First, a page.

Location: Range Management ResearchTitle: The fourth national climate assessment, Chapter 25: Southwest
|GONZALEZ, PATRICK - Us National Park Service|
|GARFIN, GREGG - University Of Arizona|
|BRESHEARS, DAVID - University Of Arizona|
|BROKS, KEELEY - Southern Nevada Water Authority|
|HUNTLY, NANCY - Utah State University|
|MALDONADO, JULIE - Non ARS Employee|
|MANTUA, NATE - National Oceanic & Atmospheric Administration (NOAA)|
|MARGOLIS, HELENE - University Of California, Davis|
|UDALL, BRAD - Colorado State University|
Submitted to: American Geophysical Union
Publication Type: Abstract Only
Publication Acceptance Date: 10/15/2018
Publication Date: 12/10/2018
Citation: Gonzalez, P., Garfin, G., Breshears, D., Broks, K., Elias, E.H., Huntly, N., Maldonado, J., Mantua, N., Margolis, H., Udall, B. 2018. The fourth national climate assessment, Chapter 25: Southwest. Fall Meeting 2018 American Geophysical Union, December 10-14, 2018, Washington, DC. https://www.essoar.org/doi/abs/10.1002/essoar.10500376.1.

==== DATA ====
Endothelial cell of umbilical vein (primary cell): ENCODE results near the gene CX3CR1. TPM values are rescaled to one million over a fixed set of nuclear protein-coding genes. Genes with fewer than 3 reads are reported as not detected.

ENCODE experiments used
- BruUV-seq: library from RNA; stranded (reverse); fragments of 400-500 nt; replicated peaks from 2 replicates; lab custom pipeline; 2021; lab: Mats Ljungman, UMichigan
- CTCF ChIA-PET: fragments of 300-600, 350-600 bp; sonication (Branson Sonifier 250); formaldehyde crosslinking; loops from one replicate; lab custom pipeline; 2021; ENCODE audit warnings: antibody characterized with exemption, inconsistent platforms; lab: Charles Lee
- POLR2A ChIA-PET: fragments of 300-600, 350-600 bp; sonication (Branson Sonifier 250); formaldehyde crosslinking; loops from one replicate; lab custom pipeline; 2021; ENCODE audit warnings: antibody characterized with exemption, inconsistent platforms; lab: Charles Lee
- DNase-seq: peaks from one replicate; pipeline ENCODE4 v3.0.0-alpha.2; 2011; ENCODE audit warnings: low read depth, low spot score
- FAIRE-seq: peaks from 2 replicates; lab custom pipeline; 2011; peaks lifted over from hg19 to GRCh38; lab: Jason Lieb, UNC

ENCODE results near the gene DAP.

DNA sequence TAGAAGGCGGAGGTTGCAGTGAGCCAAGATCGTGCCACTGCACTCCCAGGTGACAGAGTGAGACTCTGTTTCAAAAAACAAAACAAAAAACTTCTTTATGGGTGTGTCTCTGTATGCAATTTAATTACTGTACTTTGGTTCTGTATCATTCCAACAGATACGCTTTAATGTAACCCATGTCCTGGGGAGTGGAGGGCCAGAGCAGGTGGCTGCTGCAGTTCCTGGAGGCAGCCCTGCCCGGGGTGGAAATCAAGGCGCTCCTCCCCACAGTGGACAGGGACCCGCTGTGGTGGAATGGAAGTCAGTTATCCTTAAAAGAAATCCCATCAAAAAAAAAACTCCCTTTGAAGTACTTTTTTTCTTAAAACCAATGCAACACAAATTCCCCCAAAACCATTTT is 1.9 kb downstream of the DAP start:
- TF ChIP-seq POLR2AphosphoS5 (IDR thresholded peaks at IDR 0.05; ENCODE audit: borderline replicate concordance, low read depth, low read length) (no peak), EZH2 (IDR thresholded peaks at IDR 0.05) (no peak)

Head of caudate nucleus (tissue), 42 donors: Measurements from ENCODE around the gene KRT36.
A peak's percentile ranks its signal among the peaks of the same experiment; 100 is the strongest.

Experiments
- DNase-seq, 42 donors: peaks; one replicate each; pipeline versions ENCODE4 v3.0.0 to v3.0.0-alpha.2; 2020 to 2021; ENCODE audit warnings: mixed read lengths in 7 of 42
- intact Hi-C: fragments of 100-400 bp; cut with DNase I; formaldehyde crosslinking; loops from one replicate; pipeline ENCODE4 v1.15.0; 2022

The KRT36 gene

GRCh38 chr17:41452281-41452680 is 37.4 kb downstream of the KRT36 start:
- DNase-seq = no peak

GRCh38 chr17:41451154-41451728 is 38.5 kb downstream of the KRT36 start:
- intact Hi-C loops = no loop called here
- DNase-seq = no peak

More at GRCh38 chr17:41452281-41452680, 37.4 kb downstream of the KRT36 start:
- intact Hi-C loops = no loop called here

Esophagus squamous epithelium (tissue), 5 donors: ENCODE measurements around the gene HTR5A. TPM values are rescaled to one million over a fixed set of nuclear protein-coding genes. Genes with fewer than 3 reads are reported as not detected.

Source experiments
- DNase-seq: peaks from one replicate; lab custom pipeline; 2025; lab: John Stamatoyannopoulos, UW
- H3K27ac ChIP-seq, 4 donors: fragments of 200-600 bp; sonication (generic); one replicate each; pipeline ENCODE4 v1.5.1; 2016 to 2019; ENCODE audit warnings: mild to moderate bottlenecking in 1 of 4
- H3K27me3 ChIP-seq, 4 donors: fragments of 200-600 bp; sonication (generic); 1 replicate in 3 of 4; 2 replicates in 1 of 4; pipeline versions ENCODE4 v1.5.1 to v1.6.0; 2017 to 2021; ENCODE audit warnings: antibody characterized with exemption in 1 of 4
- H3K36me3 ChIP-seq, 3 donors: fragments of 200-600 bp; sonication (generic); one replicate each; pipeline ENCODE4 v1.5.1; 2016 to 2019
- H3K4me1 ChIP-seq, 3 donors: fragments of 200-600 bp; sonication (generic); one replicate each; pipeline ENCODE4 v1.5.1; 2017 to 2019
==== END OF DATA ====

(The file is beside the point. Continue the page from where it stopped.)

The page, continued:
Technical Abstract: Assessing regional-scale vulnerability of agricultural systems to climate change and variability is vital in securing food and fiber systems, as well as sustaining rural livelihoods. Farmers, ranchers, and forest landowners rely on science-based, decision-relevant, and localized information to maintain production, ecological viability, and economic returns. This paper synthesizes the collection of research on the future of agricultural production in the Southwestern United States. The American Southwest is a region of highly variable precipitation. Researchers expect warmer and drier conditions resulting in extended droughts. A variety of assessment methods indicate the diverse impacts and risks across the Southwest, often related to water availability, which drives adaptive measures in this region. Sector- or species-specific adaptive measures have long been practiced in this region, and will continue to support agricultural production as a regional enterprise. Diversification of crop selection and income source imparts climate resilience for both producers and consumers. Using alternate livestock breeds may offer another adaptive measure to cope with warming temperatures. Amid hotter and drier conditions shared goals of natural resources stewardship and sustainable production have yielded collaborative partnerships poised to adaptively manage resources, such as the Malpai Borderland Group. The persistence and adaptive capacity of agriculture in the water-limited Southwest serves as an instructive example for producers outside the region expecting drier and warmer conditions, and may offer solutions to reduce future climate risk.